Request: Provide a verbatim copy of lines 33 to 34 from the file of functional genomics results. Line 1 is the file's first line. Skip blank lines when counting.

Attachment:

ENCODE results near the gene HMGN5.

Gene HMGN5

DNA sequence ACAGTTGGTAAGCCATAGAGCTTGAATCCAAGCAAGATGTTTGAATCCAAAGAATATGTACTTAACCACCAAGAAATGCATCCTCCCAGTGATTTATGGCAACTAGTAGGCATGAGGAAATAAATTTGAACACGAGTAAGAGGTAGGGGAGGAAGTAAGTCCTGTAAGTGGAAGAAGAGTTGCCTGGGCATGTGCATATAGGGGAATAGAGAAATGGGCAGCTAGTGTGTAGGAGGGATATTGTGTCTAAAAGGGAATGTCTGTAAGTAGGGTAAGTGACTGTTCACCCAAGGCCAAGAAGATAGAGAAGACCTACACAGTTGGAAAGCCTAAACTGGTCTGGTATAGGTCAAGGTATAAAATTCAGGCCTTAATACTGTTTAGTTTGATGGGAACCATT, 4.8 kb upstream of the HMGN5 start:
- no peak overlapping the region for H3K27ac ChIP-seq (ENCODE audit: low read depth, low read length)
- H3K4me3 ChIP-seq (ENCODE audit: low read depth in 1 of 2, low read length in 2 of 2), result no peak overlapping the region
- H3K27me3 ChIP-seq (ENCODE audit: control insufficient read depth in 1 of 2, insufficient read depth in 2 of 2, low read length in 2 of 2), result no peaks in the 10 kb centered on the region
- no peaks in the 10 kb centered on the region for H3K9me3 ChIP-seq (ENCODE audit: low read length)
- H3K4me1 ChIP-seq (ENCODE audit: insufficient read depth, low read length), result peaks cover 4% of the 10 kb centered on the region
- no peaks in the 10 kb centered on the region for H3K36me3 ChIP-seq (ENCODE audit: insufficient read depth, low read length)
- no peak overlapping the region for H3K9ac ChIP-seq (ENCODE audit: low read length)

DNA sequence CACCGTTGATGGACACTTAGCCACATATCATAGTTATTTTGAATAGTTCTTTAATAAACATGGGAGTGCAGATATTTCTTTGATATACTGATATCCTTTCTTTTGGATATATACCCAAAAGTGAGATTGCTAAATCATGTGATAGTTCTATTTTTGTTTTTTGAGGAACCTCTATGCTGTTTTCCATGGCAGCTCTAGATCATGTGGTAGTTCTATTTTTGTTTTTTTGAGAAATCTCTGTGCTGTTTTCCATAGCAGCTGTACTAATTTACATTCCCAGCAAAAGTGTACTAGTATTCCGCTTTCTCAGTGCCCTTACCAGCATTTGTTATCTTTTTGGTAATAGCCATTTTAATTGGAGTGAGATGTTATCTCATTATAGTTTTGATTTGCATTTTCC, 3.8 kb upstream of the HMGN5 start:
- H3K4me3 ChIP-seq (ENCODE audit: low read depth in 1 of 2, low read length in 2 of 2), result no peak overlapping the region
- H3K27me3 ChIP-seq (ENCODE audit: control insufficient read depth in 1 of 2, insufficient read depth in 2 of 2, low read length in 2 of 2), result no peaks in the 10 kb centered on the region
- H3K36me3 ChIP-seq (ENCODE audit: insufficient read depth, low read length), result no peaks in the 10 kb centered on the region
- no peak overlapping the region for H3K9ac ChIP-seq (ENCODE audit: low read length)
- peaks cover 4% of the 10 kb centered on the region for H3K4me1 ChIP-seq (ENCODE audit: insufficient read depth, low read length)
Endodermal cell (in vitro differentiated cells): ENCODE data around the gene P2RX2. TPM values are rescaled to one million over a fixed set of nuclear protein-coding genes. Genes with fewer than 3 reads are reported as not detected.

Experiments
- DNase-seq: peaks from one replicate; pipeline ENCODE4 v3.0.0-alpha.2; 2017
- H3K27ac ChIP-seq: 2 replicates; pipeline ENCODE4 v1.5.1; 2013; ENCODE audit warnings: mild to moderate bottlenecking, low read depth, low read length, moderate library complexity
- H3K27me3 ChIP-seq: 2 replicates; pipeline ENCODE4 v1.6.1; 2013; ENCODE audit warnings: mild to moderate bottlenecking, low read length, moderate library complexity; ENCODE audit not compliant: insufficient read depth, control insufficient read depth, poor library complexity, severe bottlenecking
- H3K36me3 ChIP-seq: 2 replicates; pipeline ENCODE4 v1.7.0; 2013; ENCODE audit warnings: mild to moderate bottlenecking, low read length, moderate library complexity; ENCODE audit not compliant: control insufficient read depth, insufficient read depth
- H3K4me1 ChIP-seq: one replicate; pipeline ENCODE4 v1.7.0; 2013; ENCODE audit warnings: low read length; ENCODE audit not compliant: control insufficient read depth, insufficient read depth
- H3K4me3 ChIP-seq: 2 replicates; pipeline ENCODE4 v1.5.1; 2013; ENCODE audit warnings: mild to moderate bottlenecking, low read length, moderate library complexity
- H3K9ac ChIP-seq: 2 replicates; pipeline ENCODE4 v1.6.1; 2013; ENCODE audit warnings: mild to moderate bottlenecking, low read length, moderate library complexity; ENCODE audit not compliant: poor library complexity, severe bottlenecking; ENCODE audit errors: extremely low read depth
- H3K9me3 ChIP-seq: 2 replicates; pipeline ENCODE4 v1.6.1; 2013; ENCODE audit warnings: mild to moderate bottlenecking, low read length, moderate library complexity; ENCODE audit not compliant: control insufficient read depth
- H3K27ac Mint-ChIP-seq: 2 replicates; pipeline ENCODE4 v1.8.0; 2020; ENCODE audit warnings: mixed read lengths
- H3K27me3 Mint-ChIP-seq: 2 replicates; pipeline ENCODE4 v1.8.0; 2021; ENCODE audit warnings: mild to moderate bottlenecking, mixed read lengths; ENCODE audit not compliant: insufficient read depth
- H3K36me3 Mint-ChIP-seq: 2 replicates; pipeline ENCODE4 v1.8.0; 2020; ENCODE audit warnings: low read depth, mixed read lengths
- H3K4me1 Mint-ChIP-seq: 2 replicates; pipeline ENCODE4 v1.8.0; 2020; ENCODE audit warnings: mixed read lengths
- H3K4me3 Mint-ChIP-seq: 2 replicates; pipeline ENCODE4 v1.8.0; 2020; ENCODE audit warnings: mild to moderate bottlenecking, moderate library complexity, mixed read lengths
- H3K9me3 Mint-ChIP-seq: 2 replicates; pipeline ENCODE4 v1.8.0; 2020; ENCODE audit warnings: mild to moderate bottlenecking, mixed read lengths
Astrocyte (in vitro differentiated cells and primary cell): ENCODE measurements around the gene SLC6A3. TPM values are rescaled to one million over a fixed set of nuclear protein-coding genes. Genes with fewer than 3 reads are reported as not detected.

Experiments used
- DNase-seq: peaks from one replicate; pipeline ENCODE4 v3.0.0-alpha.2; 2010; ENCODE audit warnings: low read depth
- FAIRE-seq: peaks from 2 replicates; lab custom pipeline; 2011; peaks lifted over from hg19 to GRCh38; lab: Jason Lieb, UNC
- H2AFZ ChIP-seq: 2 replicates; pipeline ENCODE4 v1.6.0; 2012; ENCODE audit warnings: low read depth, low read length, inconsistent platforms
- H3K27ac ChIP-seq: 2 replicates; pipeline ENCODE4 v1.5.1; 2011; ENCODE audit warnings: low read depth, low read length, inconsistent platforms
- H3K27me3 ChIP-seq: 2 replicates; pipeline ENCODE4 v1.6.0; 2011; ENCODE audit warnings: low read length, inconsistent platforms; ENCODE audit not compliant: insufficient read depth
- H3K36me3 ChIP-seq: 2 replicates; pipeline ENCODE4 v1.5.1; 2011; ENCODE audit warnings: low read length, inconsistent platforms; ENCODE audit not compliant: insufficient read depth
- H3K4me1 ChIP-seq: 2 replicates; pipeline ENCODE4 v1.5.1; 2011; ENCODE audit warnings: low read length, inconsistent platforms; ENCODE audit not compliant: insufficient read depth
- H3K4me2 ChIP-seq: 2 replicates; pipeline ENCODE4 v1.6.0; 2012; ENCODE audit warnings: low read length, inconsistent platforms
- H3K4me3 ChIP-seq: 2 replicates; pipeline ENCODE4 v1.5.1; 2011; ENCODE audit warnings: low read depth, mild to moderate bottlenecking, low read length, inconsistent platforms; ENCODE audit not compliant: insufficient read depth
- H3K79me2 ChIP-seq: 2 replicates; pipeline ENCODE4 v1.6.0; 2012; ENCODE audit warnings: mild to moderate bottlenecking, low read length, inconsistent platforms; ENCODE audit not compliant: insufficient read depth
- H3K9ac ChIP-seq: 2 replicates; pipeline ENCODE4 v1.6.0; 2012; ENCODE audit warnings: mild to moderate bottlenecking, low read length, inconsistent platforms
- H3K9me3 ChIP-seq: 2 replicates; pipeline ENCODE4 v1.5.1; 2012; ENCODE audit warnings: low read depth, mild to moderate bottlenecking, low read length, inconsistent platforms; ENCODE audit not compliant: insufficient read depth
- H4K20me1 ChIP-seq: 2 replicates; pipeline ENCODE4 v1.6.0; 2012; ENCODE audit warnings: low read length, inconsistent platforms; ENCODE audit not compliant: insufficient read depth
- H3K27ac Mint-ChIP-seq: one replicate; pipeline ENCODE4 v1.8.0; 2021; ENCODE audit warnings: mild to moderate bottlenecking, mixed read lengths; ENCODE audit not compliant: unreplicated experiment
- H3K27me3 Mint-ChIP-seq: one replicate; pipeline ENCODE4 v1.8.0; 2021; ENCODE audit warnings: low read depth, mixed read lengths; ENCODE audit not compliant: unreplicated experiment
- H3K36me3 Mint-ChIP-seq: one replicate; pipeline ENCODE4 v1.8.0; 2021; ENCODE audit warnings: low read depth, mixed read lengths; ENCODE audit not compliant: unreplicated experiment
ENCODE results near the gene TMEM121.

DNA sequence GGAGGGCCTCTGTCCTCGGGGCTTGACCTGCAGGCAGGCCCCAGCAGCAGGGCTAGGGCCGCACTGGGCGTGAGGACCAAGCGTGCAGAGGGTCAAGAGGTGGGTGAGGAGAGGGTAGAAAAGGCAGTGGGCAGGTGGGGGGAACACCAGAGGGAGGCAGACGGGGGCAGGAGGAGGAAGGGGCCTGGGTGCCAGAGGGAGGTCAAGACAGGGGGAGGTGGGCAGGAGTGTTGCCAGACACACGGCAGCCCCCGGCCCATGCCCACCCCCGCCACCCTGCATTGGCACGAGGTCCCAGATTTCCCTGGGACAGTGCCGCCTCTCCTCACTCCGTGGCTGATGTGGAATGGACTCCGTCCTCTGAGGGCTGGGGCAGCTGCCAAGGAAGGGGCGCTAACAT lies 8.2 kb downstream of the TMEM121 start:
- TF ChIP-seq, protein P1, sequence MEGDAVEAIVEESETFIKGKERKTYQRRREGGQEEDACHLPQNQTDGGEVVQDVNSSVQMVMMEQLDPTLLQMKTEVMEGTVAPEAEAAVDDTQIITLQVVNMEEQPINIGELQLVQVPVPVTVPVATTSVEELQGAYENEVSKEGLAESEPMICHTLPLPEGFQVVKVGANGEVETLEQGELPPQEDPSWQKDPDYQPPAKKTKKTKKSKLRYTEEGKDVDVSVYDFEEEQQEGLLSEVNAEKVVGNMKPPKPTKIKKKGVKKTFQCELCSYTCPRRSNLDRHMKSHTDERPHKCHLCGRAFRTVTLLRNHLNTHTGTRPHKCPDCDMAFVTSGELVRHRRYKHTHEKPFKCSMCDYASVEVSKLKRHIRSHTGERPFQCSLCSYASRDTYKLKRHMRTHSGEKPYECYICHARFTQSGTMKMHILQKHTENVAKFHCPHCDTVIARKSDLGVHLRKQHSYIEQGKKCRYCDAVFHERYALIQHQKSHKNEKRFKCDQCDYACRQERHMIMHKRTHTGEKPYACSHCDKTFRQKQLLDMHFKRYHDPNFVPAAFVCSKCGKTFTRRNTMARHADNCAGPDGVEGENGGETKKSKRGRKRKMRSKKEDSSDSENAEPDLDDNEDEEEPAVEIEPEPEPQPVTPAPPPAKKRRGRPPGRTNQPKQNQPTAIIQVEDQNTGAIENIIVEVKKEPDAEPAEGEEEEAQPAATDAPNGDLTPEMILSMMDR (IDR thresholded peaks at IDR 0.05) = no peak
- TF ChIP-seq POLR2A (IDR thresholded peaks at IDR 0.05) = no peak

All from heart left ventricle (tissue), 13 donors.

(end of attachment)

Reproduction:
Astrocyte (in vitro differentiated cells and primary cell): ENCODE measurements around the gene SLC6A3. TPM values are rescaled to one million over a fixed set of nuclear protein-coding genes. Genes with fewer than 3 reads are reported as not detected.

Experiments used